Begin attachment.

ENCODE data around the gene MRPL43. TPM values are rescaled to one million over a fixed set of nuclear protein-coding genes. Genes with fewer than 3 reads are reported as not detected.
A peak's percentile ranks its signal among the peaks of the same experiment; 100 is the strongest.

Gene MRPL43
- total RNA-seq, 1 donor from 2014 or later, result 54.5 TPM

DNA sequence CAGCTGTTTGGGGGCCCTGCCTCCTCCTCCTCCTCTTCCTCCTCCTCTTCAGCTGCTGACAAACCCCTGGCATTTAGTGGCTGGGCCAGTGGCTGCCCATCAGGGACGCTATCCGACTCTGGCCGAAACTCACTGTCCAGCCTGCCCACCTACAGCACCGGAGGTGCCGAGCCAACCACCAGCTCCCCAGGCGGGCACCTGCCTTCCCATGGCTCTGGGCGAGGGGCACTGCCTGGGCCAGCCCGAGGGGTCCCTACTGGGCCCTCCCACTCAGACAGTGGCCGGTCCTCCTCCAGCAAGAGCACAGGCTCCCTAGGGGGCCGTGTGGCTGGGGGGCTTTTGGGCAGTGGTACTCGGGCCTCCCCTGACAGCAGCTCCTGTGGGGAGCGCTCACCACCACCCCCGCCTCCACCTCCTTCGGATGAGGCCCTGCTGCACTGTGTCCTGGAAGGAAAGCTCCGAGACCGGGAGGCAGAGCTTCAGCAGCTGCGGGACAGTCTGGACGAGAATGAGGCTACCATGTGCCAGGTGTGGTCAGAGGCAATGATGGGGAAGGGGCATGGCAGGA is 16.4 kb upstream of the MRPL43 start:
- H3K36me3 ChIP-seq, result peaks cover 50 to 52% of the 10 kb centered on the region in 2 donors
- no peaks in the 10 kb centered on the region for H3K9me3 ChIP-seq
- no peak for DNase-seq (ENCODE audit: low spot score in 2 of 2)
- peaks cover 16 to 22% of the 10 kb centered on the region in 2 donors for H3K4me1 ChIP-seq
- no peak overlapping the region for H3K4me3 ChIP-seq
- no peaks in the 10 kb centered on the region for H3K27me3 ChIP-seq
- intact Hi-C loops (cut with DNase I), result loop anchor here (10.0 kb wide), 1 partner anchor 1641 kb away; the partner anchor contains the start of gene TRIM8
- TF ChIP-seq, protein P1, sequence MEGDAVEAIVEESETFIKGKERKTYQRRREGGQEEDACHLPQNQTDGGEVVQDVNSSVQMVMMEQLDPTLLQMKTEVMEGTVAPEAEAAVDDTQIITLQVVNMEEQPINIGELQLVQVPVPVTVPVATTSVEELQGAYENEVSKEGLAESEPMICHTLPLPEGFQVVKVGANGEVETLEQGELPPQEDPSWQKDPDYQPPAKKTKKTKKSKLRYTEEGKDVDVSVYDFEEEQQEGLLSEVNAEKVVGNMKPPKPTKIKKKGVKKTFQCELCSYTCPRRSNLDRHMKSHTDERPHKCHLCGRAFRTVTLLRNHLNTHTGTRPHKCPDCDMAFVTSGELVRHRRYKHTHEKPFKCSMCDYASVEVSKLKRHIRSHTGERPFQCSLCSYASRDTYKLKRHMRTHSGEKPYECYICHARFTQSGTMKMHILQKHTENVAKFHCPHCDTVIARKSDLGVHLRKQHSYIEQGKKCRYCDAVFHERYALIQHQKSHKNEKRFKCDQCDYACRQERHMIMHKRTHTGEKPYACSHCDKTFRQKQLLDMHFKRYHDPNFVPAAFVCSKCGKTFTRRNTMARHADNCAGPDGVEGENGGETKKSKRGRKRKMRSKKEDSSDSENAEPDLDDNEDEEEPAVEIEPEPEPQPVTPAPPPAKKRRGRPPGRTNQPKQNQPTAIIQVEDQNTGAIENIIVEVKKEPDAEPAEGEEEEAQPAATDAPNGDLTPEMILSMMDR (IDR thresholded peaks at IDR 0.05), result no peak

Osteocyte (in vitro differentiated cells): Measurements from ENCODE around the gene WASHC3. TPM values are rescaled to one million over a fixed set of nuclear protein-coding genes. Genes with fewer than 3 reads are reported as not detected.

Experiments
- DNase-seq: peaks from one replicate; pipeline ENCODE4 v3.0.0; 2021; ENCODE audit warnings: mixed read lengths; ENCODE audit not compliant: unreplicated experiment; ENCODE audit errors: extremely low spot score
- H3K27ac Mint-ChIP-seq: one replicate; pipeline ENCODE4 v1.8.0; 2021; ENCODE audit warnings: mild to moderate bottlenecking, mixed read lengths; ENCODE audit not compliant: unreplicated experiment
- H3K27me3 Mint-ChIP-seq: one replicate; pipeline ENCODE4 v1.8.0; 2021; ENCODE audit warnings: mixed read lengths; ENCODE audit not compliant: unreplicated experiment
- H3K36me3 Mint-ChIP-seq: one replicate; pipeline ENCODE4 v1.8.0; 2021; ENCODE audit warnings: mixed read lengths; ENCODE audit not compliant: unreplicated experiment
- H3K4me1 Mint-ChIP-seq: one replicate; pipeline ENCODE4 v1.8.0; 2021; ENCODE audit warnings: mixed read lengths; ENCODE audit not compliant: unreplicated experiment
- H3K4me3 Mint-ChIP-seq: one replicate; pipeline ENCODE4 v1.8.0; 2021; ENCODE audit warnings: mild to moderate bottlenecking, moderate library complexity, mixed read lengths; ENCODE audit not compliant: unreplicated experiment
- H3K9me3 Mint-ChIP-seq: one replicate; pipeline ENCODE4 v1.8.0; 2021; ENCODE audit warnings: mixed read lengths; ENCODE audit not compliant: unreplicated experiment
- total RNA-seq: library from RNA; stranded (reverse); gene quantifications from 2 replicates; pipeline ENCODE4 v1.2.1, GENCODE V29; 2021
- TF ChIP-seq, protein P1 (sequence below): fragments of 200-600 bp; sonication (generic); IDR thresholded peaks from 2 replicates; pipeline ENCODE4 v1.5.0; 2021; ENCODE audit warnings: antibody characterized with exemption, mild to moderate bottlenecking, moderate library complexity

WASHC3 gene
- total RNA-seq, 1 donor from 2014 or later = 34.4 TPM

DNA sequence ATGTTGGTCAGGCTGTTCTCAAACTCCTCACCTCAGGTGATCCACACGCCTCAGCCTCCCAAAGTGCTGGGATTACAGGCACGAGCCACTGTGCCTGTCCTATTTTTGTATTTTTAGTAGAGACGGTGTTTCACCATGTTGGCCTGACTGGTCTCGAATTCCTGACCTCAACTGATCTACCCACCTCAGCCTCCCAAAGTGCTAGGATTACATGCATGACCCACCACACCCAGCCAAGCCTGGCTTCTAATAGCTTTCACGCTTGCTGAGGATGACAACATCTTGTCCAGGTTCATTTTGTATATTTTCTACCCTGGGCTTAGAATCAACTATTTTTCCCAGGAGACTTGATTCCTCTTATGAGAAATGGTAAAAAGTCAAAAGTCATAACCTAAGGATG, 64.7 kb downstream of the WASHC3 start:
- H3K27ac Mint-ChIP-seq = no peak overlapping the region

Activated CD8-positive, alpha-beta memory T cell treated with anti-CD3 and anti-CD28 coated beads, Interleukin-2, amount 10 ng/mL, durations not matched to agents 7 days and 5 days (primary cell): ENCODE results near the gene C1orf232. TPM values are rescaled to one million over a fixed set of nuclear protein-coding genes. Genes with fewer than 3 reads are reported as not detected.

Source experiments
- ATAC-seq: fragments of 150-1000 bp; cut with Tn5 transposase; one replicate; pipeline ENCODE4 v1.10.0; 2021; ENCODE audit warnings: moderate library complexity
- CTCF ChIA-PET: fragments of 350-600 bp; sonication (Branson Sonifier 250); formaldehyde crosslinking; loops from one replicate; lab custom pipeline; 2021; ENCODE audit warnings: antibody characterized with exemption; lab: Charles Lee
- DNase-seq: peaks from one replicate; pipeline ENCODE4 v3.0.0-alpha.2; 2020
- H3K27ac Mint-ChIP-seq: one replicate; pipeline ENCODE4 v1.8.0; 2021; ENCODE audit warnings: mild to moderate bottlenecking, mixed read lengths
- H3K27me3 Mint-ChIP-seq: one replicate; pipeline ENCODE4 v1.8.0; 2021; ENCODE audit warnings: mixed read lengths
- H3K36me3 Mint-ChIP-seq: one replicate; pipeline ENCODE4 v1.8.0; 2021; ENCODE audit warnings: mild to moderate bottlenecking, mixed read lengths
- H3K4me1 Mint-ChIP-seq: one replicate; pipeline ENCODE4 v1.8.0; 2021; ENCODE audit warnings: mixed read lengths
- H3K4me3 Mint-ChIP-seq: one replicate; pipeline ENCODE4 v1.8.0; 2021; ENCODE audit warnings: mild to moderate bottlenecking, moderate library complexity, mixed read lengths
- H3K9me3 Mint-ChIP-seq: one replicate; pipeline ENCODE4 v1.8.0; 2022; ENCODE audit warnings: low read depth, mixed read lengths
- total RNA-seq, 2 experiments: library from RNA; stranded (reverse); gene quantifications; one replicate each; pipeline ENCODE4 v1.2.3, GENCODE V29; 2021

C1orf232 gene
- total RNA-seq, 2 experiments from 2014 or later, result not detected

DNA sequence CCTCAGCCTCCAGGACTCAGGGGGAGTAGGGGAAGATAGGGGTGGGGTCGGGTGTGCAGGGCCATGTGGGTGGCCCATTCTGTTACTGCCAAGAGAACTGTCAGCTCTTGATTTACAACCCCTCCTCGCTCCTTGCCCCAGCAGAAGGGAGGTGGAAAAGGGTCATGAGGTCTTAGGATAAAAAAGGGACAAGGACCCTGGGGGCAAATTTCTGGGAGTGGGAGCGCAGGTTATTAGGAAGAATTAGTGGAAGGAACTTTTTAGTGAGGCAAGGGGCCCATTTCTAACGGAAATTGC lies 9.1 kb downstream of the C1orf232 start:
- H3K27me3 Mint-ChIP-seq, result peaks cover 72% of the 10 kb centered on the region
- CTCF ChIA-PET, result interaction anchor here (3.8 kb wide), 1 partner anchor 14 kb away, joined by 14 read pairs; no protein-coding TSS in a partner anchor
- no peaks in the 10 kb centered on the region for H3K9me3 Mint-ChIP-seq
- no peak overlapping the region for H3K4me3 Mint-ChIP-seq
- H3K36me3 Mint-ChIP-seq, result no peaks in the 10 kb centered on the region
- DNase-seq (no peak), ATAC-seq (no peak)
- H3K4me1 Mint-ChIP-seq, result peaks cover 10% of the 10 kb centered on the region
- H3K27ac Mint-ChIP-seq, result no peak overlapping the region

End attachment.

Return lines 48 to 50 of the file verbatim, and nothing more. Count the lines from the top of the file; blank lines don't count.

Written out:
- H3K36me3 Mint-ChIP-seq, result no peaks in the 10 kb centered on the region
- DNase-seq (no peak), ATAC-seq (no peak)
- H3K4me1 Mint-ChIP-seq, result peaks cover 10% of the 10 kb centered on the region